Shinkansen in Japan


by : Adam

Top 5 Shinkansen in Japan
Running at speeds of up to 320 km/h, the shinkansen is known for punctuality (most trains depart on time to the second), comfort (relatively silent cars with spacious & always forward-facing seats), safety (no fatal accidents in its history) and efficiency. These are the top 10 most interesting bullet train or shinkansen in Japan.

1. The 0 Series (0系, Zero-kei)

Starting the list with the one and only the earliest Shinkansen model series, 0 Series. The first Shinkansen trainsets built to run on Japan’s new Tōkaidō Shinkansen high-speed line which opened in Japan in 1964. The last remaining trainsets were withdrawn in 2008. These units were white with a blue stripe along the windows and another at the bottom of the car body, including the front pilot. The trains can reach up to 220 km/h (140 mph) top speed. The original trains were introduced as 12-car sets, with some sets later lengthened to 16 cars. Later, shorter trains of 6 cars and even 4 cars were assembled for lesser duties. The final remaining 0 series sets were 6-car sets used on JR-West Kodama services on the San’yō Shinkansen between Shin-Ōsaka and Hakata, and on the Hakata-Minami Line until their retirement on 30 November 2008. Nowadays, a large number of former 0 series vehicles are preserved or stored in museums and various other locations around Japan. Outside Japan, the leading vehicle from a 0 series set is preserved at the National Railway Museum in York, UK. It was donated to the museum by JR-West in 2001.


2. The E1 series (E1系)

As the first double-deck trains built for Japan’s Shinkansen, the E1 series was a high-speed Shinkansen train type operated by East Japan Railway Company (JR East) in Japan from July 1994 until September 2012. They were generally, along with their fellow double-deck class the E4 series, known by the marketing name “Max” (Multi-Amenity eXpress). The E1 series is also the first revenue-earning shinkansen to feature 3+3 abreast seating in standard class for increased seating capacity. The E1 Series was last withdrawn from regular service on 28 September 2012. One of the E1 series car is preserved, car E153-104 of set M4. This was moved to the Railway Museum in Saitama in December 2017, and is on display since spring 2018.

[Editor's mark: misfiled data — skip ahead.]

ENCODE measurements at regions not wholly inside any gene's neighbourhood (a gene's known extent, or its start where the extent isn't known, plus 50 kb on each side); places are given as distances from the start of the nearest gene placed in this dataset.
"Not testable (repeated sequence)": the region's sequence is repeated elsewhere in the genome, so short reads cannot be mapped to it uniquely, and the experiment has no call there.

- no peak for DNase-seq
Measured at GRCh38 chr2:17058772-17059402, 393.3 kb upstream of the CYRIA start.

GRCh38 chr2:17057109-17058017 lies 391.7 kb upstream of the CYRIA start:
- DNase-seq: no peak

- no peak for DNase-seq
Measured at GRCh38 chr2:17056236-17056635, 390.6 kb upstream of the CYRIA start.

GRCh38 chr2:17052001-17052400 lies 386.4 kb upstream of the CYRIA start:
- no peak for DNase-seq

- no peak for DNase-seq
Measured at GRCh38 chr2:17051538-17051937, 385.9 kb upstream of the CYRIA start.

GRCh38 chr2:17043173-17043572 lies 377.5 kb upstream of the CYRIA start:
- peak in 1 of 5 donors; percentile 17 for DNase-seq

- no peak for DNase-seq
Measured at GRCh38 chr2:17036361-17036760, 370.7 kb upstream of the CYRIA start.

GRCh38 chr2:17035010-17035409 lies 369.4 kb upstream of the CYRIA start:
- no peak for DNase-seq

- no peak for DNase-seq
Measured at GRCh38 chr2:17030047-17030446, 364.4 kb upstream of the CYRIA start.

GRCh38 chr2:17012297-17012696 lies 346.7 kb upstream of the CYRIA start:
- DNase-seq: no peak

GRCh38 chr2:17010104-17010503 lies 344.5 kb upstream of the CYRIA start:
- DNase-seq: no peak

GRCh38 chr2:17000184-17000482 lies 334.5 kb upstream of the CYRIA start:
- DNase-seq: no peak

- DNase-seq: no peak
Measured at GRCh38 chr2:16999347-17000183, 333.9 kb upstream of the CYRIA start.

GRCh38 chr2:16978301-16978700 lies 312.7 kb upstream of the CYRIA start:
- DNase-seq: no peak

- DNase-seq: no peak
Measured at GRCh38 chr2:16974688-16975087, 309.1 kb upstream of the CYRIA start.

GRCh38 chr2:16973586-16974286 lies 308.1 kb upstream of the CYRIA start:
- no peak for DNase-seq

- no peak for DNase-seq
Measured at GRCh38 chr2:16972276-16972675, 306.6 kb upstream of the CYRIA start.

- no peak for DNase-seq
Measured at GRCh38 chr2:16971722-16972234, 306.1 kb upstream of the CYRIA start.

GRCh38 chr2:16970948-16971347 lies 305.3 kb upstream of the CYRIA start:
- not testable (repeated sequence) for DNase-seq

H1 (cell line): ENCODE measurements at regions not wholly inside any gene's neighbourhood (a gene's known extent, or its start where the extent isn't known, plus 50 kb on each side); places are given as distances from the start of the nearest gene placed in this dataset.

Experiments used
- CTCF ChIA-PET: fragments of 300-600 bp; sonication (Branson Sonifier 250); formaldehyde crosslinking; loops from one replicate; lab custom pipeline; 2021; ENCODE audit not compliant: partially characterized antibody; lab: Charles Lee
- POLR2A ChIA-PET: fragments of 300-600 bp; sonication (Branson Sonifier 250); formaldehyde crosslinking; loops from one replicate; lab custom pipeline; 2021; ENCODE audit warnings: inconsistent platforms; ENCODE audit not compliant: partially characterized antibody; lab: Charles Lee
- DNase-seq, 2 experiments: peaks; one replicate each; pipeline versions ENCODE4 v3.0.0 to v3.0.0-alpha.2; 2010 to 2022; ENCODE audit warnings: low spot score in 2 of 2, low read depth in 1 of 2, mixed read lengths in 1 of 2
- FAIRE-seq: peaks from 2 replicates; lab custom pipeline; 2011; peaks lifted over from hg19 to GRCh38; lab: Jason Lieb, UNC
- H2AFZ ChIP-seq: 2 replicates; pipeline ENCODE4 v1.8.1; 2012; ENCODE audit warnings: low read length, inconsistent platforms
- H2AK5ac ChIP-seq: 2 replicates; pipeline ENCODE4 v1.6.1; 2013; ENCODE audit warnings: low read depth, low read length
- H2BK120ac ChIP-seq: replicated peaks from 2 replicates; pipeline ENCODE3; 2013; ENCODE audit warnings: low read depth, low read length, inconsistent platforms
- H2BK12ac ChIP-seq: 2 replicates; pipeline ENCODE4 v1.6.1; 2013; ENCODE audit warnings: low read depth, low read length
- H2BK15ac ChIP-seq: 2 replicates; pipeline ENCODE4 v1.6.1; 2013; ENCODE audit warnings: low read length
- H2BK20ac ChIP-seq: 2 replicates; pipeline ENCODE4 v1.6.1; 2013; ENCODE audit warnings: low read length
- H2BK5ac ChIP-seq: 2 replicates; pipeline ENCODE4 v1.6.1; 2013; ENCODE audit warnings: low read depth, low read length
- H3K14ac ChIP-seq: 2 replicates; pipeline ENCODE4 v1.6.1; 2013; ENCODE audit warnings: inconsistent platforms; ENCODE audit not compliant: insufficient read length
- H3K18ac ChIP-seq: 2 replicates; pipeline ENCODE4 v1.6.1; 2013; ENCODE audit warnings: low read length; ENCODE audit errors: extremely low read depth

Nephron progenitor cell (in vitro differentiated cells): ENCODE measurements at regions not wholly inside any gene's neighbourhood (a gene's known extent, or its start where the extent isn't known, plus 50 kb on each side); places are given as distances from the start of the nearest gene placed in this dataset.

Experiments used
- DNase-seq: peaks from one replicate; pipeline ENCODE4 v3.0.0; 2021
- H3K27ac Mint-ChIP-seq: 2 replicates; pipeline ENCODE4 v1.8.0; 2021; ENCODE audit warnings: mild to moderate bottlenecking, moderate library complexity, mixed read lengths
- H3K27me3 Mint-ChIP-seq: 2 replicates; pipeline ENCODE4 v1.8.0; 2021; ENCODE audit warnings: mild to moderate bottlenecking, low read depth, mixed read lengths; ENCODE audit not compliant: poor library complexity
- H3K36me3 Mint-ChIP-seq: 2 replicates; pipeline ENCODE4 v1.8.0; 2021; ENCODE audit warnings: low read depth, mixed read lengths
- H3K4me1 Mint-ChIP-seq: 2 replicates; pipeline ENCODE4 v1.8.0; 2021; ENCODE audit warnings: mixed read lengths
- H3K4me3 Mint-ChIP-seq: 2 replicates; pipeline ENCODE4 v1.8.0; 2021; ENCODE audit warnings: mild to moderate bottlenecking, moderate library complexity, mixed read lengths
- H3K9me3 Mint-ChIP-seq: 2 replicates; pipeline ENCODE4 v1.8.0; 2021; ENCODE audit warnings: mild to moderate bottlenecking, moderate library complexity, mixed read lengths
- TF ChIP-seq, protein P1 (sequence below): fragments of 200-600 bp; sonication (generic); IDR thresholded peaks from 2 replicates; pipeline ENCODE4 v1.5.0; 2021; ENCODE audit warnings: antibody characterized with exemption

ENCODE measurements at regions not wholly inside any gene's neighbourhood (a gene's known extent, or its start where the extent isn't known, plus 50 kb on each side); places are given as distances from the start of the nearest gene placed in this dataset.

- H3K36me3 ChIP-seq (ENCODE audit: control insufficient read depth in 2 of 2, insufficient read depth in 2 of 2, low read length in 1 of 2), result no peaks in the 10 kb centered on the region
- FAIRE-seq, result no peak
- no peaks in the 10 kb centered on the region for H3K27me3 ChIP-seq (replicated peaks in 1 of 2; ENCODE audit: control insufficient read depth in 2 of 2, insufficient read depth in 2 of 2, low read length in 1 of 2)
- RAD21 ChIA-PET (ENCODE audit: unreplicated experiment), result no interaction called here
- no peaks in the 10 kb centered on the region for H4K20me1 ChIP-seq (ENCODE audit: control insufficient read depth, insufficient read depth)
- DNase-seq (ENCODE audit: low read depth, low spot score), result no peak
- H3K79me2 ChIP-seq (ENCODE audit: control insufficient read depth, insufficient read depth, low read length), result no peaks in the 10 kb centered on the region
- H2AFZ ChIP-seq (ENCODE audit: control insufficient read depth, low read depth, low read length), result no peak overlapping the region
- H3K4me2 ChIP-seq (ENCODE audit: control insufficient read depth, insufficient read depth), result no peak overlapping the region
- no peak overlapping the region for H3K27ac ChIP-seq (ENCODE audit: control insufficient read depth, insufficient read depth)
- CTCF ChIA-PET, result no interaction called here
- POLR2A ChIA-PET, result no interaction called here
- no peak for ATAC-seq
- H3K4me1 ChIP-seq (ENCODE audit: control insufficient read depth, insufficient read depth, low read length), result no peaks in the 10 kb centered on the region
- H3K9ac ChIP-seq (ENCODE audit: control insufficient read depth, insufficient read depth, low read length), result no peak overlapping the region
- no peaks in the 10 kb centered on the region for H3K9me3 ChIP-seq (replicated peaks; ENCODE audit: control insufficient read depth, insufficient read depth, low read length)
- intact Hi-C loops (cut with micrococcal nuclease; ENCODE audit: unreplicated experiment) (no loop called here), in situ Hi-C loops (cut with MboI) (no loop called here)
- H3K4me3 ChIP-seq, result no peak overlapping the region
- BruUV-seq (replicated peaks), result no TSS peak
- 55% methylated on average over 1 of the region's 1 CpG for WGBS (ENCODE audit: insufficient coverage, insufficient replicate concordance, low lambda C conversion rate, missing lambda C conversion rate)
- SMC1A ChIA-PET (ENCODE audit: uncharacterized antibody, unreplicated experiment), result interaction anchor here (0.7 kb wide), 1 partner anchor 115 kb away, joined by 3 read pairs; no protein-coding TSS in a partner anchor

3. The N700 series (N700系 Enu nanahyaku-kei)

The N700 series (N700系 Enu nanahyaku-kei) is a Japanese Shinkansen high-speed train with tilting capability developed jointly by JR Central and JR-West for use on the Tokaido and San’yō Shinkansen lines since 2007, and also operated by JR Kyushu on the Kyushu Shinkansen line. Further advancements led to the development of the N700A, an incremental evolution of the N700. N700A trains can reach 285 km/h on 3.000 m curves, allowing the maximum operating speed on the Tokaido Shinkansen to be raised to 285 km/h. Due to these improvements, trains can travel between Tokyo and Osaka on a Nozomi run in as little as 2 hours and 22 minutes on the fastest service (8 minutes faster than before). Currently, a second revision to the N700 series, the N700S, is undergoing testing and evaluation, with plans to begin replacing all other models from 2020. N700 series trainsets are also planned to run on the proposed Texas Central Railway high-speed line connecting Dallas and Houston.


4. H5 series (H5系)